Although commenting that “the present case is not nearly as clear as the Leagues or the defendants assert,” US District Judge Michael Shipp granted summary judgment in favor of the professional sports leagues and enjoined New Jersey from implementing sports betting pursuant to the legislation it enacted in September 2014. It is widely expected that this case is again headed to the US Court of Appeals for the Third Circuit.
Last time around, the question hinged on whether the Professional and Amateur Sports Protection Act (“PASPA”) was constitutional. This time, however, Judge Shipp’s opinion focuses almost entirely on “preemption” – the question of whether a federal statute precludes a state from legislating or regulating contrary to a federal statute.
The Court rejected New Jersey’s argument that the Third Circuit’s opinion in NCAA v. Christie allows the state to partially repeal its prohibition on sports betting. Instead, the Court held that the Third Circuit gave New Jersey two (and only two) options: leave its ban on sports betting in place or repeal it entirely – not a partial repeal as New Jersey has done. The Court dismisses New Jersey’s reading of the Third Circuit’s opinion by stating that “although some portion of the court’s opinion, read in isolation, may suggest a contrary position,” the opinion as a whole stands for the proposition that states only have two options.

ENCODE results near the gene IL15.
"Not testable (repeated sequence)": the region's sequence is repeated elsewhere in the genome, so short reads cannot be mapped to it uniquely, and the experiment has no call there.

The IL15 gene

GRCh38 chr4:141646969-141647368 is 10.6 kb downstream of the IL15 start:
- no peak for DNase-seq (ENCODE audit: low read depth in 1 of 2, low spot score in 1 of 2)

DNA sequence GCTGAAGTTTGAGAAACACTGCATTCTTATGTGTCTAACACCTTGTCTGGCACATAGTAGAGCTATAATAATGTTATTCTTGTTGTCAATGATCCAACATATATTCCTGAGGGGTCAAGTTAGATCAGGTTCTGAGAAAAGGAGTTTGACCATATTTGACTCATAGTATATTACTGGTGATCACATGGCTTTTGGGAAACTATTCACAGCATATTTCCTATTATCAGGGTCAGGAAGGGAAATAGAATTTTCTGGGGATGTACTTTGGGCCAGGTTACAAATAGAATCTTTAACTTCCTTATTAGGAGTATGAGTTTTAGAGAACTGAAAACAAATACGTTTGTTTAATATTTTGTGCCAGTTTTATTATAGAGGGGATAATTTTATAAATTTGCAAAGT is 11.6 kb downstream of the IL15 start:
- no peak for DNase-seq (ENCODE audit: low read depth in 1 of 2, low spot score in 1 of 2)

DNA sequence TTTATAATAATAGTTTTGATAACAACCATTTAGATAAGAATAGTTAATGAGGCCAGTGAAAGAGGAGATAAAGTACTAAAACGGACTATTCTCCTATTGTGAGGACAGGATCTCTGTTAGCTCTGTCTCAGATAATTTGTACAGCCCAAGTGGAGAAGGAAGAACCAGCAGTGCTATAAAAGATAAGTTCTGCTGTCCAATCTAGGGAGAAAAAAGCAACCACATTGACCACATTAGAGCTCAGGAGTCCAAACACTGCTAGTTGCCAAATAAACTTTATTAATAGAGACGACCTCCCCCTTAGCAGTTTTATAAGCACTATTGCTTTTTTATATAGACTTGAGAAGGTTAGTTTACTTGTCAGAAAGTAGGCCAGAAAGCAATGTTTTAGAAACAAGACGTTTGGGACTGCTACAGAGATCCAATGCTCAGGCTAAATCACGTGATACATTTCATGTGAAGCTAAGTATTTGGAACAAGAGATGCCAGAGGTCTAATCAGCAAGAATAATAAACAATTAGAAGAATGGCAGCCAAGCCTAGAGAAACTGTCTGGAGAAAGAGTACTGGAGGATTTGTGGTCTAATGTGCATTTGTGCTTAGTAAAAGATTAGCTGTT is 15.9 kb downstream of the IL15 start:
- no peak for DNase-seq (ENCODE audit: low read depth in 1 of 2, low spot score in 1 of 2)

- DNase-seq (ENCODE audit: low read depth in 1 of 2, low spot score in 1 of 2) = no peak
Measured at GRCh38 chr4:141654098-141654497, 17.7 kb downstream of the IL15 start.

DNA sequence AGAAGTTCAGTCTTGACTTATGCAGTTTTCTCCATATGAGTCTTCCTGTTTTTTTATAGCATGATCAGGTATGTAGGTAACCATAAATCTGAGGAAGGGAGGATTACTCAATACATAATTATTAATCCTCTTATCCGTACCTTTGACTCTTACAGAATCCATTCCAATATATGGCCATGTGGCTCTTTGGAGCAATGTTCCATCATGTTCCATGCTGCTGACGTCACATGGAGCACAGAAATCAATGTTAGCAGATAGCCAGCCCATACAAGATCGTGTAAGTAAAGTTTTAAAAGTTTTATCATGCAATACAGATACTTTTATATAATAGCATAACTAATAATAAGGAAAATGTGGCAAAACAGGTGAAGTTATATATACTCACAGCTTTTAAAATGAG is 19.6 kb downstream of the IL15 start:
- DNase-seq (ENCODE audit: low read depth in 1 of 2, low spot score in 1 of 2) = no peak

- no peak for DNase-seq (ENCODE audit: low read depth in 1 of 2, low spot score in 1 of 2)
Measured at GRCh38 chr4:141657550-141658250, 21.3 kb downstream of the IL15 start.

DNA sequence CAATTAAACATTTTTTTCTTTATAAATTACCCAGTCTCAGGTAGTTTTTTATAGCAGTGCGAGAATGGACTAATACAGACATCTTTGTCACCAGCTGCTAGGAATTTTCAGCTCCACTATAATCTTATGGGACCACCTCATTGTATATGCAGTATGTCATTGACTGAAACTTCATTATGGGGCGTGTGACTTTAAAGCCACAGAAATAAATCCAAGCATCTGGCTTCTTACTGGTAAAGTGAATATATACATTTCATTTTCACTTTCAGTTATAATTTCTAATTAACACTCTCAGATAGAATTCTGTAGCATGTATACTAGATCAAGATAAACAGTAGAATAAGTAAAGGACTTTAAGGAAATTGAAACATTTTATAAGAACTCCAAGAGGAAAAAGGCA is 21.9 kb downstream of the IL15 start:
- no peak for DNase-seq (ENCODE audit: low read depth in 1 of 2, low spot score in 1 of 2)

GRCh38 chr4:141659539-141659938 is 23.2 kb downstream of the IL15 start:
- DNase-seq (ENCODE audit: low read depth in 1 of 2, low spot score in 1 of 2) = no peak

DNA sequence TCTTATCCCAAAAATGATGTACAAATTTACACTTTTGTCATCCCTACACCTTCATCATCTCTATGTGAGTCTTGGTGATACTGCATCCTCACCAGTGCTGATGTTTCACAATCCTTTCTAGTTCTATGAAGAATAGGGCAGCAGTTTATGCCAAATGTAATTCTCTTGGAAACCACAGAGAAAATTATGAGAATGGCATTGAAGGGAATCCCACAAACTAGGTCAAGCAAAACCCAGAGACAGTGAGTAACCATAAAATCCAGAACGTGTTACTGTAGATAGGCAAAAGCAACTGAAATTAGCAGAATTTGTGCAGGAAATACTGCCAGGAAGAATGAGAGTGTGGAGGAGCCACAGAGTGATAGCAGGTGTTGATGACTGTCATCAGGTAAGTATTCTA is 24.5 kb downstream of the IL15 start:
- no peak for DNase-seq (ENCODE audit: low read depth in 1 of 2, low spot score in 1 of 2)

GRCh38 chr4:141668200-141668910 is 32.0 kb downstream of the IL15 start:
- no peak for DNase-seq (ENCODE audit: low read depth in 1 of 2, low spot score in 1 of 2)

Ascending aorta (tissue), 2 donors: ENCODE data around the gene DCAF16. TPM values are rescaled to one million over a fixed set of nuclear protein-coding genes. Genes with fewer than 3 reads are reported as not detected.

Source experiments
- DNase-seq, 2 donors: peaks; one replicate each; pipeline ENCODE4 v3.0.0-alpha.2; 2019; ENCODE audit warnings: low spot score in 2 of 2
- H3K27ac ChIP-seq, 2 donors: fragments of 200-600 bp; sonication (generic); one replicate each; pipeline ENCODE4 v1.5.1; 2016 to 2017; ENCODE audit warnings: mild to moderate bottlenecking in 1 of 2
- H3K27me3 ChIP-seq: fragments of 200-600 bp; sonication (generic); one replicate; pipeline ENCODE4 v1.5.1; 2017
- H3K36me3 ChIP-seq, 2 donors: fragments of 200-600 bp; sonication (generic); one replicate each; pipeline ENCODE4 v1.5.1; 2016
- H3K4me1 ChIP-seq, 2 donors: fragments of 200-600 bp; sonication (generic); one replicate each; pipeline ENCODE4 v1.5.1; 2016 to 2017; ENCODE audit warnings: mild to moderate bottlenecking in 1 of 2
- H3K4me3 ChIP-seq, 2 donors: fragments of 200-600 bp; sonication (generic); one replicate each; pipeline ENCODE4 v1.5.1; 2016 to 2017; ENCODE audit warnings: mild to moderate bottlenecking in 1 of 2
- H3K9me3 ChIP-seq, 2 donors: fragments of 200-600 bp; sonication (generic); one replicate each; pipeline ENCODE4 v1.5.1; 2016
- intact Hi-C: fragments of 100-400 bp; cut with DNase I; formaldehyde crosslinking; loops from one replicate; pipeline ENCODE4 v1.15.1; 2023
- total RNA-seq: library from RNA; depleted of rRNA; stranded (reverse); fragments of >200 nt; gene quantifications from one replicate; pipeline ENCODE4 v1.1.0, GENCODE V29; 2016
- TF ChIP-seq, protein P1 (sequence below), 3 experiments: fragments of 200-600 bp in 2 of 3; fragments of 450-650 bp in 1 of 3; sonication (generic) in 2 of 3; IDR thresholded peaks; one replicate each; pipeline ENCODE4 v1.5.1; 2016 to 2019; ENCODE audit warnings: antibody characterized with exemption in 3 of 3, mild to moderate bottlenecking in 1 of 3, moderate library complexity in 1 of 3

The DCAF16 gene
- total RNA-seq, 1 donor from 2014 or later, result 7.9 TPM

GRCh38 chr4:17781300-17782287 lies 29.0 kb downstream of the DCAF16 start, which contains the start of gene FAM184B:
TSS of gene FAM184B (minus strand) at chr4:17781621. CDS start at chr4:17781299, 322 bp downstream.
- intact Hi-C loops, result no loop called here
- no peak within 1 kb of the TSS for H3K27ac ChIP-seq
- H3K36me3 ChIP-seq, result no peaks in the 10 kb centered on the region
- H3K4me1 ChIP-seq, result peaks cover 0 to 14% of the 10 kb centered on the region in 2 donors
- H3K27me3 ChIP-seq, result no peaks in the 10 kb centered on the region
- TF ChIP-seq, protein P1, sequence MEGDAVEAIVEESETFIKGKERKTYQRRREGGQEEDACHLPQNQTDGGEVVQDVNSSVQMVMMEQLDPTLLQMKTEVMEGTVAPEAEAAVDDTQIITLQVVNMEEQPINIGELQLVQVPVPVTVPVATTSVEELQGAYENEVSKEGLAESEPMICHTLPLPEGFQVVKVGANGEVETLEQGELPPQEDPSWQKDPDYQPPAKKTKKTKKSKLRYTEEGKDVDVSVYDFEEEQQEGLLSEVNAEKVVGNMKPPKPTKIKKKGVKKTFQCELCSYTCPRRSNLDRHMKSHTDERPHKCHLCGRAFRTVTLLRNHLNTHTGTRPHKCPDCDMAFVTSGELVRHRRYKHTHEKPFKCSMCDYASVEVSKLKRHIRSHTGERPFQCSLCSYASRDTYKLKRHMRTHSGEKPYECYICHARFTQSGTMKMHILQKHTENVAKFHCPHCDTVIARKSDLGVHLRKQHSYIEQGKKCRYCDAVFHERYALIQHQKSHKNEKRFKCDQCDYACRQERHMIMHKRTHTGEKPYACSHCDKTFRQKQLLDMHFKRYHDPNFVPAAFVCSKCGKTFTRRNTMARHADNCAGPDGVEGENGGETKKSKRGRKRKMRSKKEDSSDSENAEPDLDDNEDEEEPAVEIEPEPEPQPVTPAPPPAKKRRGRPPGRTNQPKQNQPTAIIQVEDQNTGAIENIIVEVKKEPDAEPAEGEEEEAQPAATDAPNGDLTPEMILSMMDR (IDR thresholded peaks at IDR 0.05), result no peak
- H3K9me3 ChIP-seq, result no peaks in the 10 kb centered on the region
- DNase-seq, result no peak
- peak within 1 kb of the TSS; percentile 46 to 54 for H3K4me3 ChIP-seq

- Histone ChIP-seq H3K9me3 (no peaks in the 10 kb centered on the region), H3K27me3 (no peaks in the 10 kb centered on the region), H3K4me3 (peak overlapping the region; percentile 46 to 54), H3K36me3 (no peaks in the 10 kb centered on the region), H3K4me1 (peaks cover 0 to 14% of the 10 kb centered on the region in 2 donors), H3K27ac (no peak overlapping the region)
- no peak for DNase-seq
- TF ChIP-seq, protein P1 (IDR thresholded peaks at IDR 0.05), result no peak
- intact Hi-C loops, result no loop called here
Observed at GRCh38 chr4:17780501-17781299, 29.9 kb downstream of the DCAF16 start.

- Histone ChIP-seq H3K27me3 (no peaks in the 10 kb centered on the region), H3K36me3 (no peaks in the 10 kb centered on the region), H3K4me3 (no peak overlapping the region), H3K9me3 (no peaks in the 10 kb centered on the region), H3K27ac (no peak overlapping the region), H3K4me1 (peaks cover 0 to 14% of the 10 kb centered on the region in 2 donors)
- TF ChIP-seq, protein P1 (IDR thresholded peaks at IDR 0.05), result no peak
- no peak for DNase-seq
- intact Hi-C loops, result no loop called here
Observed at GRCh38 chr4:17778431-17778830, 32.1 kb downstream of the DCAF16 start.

The Court looked to the legislative intent behind PASPA, holding that Congress intended to ban sports wagering authorized pursuant to a state scheme. The Court conclued that “PASPA preempts the type of partial repeal New Jersey is attempting to accomplish in the 2014 Law, by allowing some, but not all, types of sports wagering in New Jersey, thus creating a label of legitimacy for sports wagering pursuant to a state scheme.” The Court hold that any other option other than a full repeal of a sports wagering ban or a full ban would leave the states “too much room” to circumvent the intent of Congress. The Court held that putting age restrictions on the repeal, for example, puts too much of a state imprimatur on sports betting and thus the state’s statute is preempted.
The matter is ripe for Third Circuit review, as that Court can then decide whose interpretation of its prior opinion – the Leagues or the State’s – is correct.